Sándor Laki – ELTE Eötvös Loránd University, Budapest, Hungary (Communication Networks Laboratory) Sándor Laki received the MSc and PhD degrees in computer science from the Eötvös Loránd University, Budapest, Hungary, in 2007 and 2015, respectively. He is currently working as an assistant professor at the Department of Information Systems, Eötvös Loránd University. His research interests focus on active and passive network measurement techniques, traffic analytics, resource sharing, programmable data planes and their application for new networking solutions. He is the author of more than 25 peer-reviewed papers and demo papers including publications at JSAC, INFOCOM, ICC and SIGCOMM. He is one of the key contributors of the open-source multi-target P4 compiler development project called T4P4S.
Tutorial on eBPF
Toward Flexible and Efficient In-Kernel Network Function Chaining with IOVisor
Download the slides used at the tutorial here: 18-06-18 – IOVisor – HPSR
The eBPF Linux module, which represents the main component of the IOVisor technology, became part of the Linux kernel in 2013. This module enables arbitrary code to be dynamically injected and executed in the Linux kernel while at the same time providing hard safety guarantees in order to preserve the integrity of the system.
While, so far, this component has been used mainly for tracing, monitoring and statistics (in fact, several tools exist that extract information from network traffic and other kernel events such as page faults, system calls, and more), recent projects proposed its usage also for the creation of complex network functions.
This tutorial focuses on the high performance network processing capabilities of IOVisor and it presents the state of the art of the above technology, including XDP (eXpress Data Path), which enables a vanilla Linux kernel to sustain a 10Gbps wire-rate throughput. In addition, it presents the recent extensions of the Iovisor technology that allow the creation of complex network functions (switch, router, NAT, load balancer, firewall, etc.), including both data and control plane. This enables the creation of arbitrary modules, dynamically injectable at run-time, which can be used to create complex service chains and datacenter-wide services (such as the Cilium project).
Finally, this tutorial will summarize the possible interactions of IOVisor with other emerging technologies, such as OpenFlow/OpenState, P4, and SmartNICs.
Date and Time
Monday, June 18th, from 15:30 to 17:30
Fulvio Risso (Ph.D. in Computer Engineering) is Associate Professor at the Department of Control and Computer Engineering of Politecnico di Torino, Italy. His research interests focus on high-speed and flexible network processing, software-defined networks, and network functions virtualization. He started and led several open-source software projects including WinPcap, the de-facto library for capturing and analyzing traffic on Windows. Fulvio is author of 100+ scientific papers, mostly focused on high-speed and flexible network processing.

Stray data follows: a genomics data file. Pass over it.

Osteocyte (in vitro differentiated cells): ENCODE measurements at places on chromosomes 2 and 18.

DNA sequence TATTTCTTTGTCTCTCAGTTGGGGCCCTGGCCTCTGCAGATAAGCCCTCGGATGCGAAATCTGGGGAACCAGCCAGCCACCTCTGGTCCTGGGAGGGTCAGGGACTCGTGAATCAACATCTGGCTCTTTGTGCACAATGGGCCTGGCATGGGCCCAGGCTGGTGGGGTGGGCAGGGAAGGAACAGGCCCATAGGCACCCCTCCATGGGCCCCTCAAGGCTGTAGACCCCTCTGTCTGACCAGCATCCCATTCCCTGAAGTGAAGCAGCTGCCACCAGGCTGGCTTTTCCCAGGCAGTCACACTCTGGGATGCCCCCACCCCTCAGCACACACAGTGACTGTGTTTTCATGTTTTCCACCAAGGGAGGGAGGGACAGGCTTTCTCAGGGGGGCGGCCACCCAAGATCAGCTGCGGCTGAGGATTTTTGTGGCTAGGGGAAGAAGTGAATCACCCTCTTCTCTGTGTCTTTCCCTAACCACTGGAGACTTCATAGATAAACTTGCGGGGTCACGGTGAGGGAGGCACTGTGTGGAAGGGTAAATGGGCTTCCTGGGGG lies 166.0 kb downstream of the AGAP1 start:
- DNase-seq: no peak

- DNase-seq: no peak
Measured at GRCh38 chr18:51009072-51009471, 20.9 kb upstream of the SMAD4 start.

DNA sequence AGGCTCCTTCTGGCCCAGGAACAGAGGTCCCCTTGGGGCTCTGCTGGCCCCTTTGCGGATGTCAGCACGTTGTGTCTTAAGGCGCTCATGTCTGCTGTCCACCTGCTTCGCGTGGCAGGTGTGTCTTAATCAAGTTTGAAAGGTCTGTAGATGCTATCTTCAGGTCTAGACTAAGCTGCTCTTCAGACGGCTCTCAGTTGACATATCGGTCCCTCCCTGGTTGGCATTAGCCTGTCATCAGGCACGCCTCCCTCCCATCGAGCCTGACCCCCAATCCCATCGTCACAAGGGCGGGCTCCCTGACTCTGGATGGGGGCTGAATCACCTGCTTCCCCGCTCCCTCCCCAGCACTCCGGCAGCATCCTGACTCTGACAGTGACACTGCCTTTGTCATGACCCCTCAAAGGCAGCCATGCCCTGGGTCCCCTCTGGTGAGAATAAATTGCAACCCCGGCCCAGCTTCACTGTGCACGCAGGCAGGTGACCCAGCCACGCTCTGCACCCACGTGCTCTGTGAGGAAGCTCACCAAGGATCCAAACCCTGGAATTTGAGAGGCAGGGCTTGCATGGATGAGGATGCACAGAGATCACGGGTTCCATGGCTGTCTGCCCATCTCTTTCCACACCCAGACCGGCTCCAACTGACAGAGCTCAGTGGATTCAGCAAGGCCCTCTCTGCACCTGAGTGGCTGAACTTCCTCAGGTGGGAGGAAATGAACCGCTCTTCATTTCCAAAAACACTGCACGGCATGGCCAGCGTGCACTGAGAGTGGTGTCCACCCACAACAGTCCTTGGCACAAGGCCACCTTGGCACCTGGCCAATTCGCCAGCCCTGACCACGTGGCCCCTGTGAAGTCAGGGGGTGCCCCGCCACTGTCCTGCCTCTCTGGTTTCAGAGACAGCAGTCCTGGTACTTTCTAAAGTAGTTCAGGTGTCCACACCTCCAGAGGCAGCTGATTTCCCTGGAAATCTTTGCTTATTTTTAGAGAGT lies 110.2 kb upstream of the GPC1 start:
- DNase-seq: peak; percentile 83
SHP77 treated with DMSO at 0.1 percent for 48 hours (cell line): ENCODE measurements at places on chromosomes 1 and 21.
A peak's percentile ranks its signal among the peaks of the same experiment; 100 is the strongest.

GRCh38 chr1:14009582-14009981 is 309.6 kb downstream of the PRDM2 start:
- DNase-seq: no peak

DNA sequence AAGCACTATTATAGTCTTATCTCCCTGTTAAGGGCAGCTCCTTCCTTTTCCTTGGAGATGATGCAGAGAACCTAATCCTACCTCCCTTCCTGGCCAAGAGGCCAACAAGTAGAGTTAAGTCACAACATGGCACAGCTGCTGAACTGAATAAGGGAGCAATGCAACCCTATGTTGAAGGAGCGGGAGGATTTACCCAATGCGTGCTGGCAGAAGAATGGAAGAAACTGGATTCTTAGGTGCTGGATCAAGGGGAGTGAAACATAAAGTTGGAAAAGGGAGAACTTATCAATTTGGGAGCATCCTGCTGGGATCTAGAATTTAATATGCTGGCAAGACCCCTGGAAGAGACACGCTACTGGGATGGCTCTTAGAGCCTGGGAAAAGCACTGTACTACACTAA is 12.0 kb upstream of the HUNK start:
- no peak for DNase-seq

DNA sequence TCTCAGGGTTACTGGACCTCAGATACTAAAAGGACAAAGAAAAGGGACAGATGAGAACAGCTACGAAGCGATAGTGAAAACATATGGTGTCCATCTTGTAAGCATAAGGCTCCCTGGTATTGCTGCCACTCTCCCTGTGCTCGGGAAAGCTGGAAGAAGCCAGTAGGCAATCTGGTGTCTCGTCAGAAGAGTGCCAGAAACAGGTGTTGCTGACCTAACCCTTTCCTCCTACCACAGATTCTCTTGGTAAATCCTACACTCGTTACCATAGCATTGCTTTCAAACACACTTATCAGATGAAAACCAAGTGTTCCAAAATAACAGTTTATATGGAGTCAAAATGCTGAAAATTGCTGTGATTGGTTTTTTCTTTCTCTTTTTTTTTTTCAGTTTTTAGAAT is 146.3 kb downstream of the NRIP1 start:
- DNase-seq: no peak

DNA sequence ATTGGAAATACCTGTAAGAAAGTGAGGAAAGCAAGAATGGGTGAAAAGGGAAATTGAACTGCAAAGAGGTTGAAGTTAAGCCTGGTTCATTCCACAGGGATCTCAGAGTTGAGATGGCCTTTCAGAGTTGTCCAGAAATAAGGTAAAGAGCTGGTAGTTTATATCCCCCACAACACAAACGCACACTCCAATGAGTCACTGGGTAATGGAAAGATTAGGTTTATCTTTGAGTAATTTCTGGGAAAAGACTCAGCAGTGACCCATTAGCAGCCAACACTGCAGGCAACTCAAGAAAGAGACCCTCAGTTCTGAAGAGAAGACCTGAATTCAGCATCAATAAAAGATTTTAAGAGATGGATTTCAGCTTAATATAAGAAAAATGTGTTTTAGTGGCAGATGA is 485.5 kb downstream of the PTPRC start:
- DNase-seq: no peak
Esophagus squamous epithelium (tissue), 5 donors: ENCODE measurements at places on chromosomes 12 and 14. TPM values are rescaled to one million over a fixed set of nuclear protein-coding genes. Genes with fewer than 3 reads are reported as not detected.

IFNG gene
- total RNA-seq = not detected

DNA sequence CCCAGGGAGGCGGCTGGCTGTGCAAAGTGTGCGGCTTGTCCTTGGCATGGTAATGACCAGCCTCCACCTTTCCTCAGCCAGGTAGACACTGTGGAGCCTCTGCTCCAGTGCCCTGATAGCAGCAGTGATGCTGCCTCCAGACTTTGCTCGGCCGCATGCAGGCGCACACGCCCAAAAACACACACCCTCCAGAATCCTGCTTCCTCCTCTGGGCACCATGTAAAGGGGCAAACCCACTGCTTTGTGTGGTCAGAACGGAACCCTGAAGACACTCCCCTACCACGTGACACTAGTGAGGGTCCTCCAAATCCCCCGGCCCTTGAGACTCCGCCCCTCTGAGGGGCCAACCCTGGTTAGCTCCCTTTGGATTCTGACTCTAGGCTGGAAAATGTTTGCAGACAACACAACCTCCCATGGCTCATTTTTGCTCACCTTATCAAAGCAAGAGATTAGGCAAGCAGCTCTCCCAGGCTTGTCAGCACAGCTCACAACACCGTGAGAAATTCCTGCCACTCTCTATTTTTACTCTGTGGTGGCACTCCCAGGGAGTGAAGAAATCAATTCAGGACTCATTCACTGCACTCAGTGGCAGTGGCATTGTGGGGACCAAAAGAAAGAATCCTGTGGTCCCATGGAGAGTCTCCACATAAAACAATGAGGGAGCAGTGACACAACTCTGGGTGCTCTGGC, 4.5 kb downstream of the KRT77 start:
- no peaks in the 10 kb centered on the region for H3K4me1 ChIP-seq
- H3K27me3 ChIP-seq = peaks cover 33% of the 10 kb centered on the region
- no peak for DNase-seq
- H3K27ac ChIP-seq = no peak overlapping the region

Mellanox Tutorial on SmartNICs
SmartNICs provide tight integration of compute power with the NIC hardware offloads for RDMA, steering, packet processing and security accelerators. It also enables software services to run transparently and in isolation from the host CPU on the network edge. These two SmartNICs properties enables a new class of data-center applications including Network Edge Security, Storage Virtualization, Bare Metal Clouds, SLA Monitoring and more.
Data-center security has been forced to reinvent itself as software complexity increases, networking capabilities grow more agile, and attack complexity turns unmanageable. With this change, the need for security policy enforcement to be handled at the edge has pushed functionality onto host compute systems, resulting in inherent performance loss and security weakness due to consolidation of resources. SmartNICs solve both the performance problem and the security problem of edge-centric policy models.
This tutorial will cover the architecture, principles of operation, and development flow of the Mellanox BlueField SmartNIC. The tutorial will include examples showing the difference between a NIC and a SmartNIC packet flow manipulation within the SmartNIC basic security operations and offloads security orchestration and policy enforcement.
Date and Time
Tuesday, June 19th, from 15:30 to 17:30
Jack Matheson is a principal architect at Mellanox Technologies, where he is responsible for the development of technology to make data-centers more secure. For 15 years, he has been building software/hardware hybrid solutions to help accelerate and secure workloads – most recently at McAfee, where he was the chief cloud architect for enterprise security, and Intel, as the software architect for cloud identity.